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IO134 Usage Notes

IO134 Usage Notes — Usage information about the I/O module

DMA Setup

If DMA is enabled for analog input, then the model or the asynchronous subsystem where the module is located must be triggered by the module's interrupt.

This is required so that the sample hits of the blocks are synchronous to the module's DMA engine.

In DMA mode, the model must contain an Interrupt Setup block that triggers a subsystem or the model. Refer to the block documentation for more information.

[Note]Note

For MATLAB releases prior to R2020b, please refer to the interrupt settings described in the MathWorks web documentation.

Frame Trigger

The frame trigger starts the conversion of analog input data over DMA. The advantage of operating with the frame trigger is that the data frame can be smaller than the trigger signal.

Example: Input frames are the same size as the frame trigger

In this example, the analog input frames have the same size as the frame trigger. If the analog input frame size is 100 samples/channel, then the frame trigger clock divider must be 100. This results in a frame trigger with 100 conversions/trigger. With these settings, the IO134 module performs the analog conversions at an interval defined with the chosen conversion clock.

The overall behavior is the same as if the frame trigger had been disabled.

Example: Input frames are smaller than the frame trigger

In this example, the analog input frames are smaller than the frame trigger. The analog input frame size could, for example, be 40 samples/channel and the frame trigger clock divider could be 100. The result is a configuration where the system starts converting the analog input samples after a frame trigger. After 40 samples, the analog input frame is full, the ADC conversions are stopped and the data frame is transferred over DMA to the model in Simulink. During the other 60 conversion clocks, the module will not perform anymore conversions. The whole cycle will start again after the next frame trigger.

Inter-module synchronization setup

With the help of inter-module synchronization, the IO132-IO135 range of modules allows for DMA usage of more than one module. Some of the possible use cases are listed below.

Conversion signals

To use inter-module synchronization, the conversion signals must meet certain timing and voltage requirements. The requirements are listed below. Note that when inter-module synchronization is used with a module from the IO132-IO135 range, these requirements are taken care of automatically.

Conversion clock

The conversion clock signal is an active-high pulse signal that determines the basic frequency of data output or acquisition of the modules.

Frame trigger

The frame trigger signal is a divider of the conversion clock signal. It indicates the time when the DMA shifts the data in the desired direction. The first falling edge of the frame trigger also makes up the starting interrupt signal of the module.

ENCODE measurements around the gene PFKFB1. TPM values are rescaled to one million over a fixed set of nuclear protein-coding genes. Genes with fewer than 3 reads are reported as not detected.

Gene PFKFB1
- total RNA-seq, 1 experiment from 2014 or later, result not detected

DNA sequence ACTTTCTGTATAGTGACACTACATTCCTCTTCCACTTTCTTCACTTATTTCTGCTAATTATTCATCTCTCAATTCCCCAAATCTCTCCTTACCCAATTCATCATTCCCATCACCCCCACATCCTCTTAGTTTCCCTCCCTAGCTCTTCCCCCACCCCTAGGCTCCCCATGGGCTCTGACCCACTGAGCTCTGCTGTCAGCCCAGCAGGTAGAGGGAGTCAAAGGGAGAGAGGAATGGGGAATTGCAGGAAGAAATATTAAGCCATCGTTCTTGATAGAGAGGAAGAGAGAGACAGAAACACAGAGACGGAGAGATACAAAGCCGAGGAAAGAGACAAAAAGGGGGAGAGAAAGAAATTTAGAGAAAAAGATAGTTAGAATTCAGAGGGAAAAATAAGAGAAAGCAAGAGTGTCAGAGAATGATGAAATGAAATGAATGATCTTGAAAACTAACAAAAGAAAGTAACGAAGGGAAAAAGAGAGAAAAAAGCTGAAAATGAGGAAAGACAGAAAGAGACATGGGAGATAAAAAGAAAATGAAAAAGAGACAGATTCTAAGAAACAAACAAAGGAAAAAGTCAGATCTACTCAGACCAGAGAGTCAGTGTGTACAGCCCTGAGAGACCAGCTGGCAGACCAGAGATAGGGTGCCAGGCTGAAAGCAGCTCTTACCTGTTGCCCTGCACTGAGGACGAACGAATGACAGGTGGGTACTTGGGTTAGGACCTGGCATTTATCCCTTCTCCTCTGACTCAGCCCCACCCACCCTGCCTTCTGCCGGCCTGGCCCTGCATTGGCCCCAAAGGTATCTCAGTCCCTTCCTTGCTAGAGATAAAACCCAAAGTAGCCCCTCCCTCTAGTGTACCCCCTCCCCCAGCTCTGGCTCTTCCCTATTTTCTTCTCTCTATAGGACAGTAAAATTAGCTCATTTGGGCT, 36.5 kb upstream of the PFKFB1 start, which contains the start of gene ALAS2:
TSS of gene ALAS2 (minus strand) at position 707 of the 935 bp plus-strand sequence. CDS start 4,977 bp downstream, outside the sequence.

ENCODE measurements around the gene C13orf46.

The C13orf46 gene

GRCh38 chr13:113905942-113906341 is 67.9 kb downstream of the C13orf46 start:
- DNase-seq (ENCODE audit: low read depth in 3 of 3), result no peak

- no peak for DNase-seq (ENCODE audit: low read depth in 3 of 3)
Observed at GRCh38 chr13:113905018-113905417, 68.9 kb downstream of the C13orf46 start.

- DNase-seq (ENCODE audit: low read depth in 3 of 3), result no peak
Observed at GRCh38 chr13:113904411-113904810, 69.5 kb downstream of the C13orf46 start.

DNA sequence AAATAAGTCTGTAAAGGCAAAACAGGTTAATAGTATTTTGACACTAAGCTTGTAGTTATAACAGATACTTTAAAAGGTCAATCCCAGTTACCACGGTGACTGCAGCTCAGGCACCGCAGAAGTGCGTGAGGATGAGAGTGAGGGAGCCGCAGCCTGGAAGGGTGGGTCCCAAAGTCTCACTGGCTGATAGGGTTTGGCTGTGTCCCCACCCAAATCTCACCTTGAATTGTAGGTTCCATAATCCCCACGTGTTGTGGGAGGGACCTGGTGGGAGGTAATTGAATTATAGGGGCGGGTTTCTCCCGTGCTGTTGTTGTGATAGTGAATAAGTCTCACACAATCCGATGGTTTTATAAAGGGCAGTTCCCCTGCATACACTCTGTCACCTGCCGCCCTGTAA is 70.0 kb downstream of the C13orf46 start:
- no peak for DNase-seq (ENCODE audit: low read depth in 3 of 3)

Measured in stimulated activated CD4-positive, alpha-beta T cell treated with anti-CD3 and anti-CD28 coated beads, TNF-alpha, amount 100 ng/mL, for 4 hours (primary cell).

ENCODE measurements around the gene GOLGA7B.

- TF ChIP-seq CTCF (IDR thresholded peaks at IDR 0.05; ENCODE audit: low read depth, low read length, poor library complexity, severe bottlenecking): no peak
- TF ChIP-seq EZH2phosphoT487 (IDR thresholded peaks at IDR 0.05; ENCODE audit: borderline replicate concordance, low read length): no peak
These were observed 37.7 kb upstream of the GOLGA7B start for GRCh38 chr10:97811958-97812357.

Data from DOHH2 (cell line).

Conversion signal requirements

Hardware setup

  • Front I/O:

    When using inter-module synchronization in Front I/O mode, Connect all the concerned modules' DIO 1, DIO 3 and DIO 5 lines. In a case where only one conversion clock is used, the other conversion clock line can be omitted. The respective DIO line cannot be used for its original purpose, however.

  • Rear I/O:

    If all dedicated modules shall be connected via Rear I/O connection, the DIO ports can all be used for their intended purpose. If you wish to upgrade your system to support Rear I/O configuration, please contact speedgoat to check whether your system supports Rear I/O Configuration

Software setup

  • Initiator and Target modules in the same real-time target machine

    When both initiator module and target module(s) are installed in the same machine, Inter-module synchronization must be activated to use DMA on all modules.

  • Initiator and Target modules in separate real-time target machines

    Another use case for Inter-module synchronization is the synchronous start of several real-time target machines. For this purpose, we need to set the concerned module on every target machine as model trigger. (works also with triggered subsystems). We then need to start the real-time target machine containing the target module first. The application will go to the “running” state, but without the model execution time starting. This only happens when the machine gets the Frame Trigger signal from the real-time target machine containing the initiator module. All connected modules will then start to sample and output synchronously, on different machines.

  • PWM Signal from an external source or a Speedgoat configurable I/O module as synchronization signal

    If the aforementioned conversion signal requirements are met, an external source or another module present inside or outside the dedicated real-time target machine can be used to trigger the IO132-IO135 modules set to target mode. Note that the exact bus/slot number has to be specified at every instance to use the IO132-IO135 as interrupt trigger of your model or subsystem.